There is a delicate balance between being network security-conscious and being paranoid. It’s like the fine line between genius and insanity. Some of the most famous psychopaths in history had IQ’s in the 180s. Like the trait of intelligence, which varies along a continuum, our approach to network security can range from overly permissive to delusional paranoia. There is a saying that “you can’t be too careful”. I would argue that you CAN be too careful.
Getting the balance right
I’ve certainly seen both extremes over the years. I’ve worked with companies that had no concept of network security and the need to protect themselves against the dangers of being “online”. All that would change once they suffered from a nasty virus or malware that caused massive loss of data or productivity. I’ve also been involved with organizations where the IT department had such a tight control over the network and user’s workstations that it was difficult for anyone outside of IT to get anything done that required access to online resources.
Most organizations have discovered their security “sweet spot” – that balance between reasonable security controls and reasonable user autonomy. It is different for each organization. Many government agencies are required to err on the side of caution as they fall under U.S. Criminal Justice (CJUS) requirements. The critical requirement here is restricting access to criminal justice information (e.g. police files, court documents, etc.) by unauthorized individuals. One of the pitfalls of working in this environment is that the person responsible for network security can become consumed with the idea of restricted access to the point of making it difficult to be productive. They cease to be the shepherd who guides the organization through the cyber-security “valley of death” and become the gatekeeper who prevents everyone from venturing into cyberspace less they encounter its evils.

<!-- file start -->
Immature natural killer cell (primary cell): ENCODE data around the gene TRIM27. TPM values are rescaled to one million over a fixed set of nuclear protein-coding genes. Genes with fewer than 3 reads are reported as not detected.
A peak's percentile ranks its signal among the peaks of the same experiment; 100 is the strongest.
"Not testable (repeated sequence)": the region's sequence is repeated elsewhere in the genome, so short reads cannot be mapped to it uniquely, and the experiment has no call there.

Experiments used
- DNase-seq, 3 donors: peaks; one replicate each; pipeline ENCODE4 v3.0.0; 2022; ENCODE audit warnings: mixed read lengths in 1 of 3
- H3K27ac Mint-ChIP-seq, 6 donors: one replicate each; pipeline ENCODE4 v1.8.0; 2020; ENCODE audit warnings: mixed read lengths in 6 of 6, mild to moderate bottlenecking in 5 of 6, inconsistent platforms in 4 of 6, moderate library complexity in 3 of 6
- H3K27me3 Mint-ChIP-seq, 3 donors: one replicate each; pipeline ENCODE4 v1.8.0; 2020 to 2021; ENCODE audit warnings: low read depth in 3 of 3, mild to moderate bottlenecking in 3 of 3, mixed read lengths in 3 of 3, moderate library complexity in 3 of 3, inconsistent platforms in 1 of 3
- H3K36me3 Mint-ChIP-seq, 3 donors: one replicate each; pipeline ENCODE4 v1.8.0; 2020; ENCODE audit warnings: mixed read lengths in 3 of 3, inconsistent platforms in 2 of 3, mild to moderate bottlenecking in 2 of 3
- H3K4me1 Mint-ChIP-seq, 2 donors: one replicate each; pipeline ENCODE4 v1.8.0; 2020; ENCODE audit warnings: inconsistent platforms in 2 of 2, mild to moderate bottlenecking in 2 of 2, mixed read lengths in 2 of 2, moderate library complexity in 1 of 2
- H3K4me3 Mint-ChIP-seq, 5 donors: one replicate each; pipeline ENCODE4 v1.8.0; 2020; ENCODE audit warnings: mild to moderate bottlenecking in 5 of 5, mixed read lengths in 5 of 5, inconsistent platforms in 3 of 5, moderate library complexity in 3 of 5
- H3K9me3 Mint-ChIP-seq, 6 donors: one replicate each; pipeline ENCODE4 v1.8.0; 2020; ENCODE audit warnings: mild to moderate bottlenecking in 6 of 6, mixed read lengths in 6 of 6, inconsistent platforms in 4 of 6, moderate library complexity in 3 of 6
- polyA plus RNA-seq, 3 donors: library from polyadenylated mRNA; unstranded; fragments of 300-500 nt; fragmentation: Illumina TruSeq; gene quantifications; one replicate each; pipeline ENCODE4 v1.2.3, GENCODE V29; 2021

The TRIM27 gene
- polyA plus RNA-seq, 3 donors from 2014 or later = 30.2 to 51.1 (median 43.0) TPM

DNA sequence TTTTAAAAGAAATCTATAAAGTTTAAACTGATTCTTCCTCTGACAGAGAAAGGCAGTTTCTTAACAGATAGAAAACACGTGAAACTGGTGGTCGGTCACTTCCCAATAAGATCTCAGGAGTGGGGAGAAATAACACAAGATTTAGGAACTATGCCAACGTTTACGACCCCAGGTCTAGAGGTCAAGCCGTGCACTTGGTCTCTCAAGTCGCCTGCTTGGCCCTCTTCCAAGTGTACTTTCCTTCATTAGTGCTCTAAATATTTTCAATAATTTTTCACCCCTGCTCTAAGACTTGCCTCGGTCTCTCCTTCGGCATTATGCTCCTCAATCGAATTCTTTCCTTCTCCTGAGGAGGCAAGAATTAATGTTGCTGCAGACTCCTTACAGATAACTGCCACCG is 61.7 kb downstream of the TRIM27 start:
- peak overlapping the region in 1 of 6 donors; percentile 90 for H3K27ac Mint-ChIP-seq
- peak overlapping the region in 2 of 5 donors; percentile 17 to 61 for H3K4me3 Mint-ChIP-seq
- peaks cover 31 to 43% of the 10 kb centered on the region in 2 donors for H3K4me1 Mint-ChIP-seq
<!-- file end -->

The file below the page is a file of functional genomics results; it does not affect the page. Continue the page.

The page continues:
Protecting your network from outside threats
We are all aware that our systems and network are under constant attack by cyber criminals, non-criminal hackers, and who knows what else. I’m sure most of us have experienced at least one successful attack and probably several. We know we can never be complacent. We can, however, take our vigilance to an unproductive level. I have seen this occur in organizations where the IT manager seemed (to me, at least) to have control issues. As far as they were concerned, they owned the network and servers. They used phrases like “my systems” and “my network”. I believe that a sense of ownership can be a good thing when it comes to taking responsibility. At the same time, we must remember that we do not “own” anything. We provide a service to the organization. The hardware and software that we manage belong to the organization. We are caretakers. Our job is to keep things running smoothly so the rest of the organization can do its job. Yes, we need to protect our users from themselves by reducing the chance that they will click on a link in an email that will cause all hell to break loose. That’s why we employ firewalls, spam filters, anti-virus and anti-malware programs. That is also why we need to provide training to our users (our customers, really) so they can be as aware as we are of cyber threats and help them help themselves.
Fear of change will hold your organisation back
We can be too careful. We can become so cautious that we become fearful of change and hinder the forward movement of the organization that pays our salary. There may have been a time when IT controlled their own world and had profound influence over what could and what could not be accomplished. That world hasn’t existed for several decades. It is imperative that we embrace and facilitate the changes that will move our organization forward while ensuring that those changes don’t diminish network security and the integrity of the network infrastructure.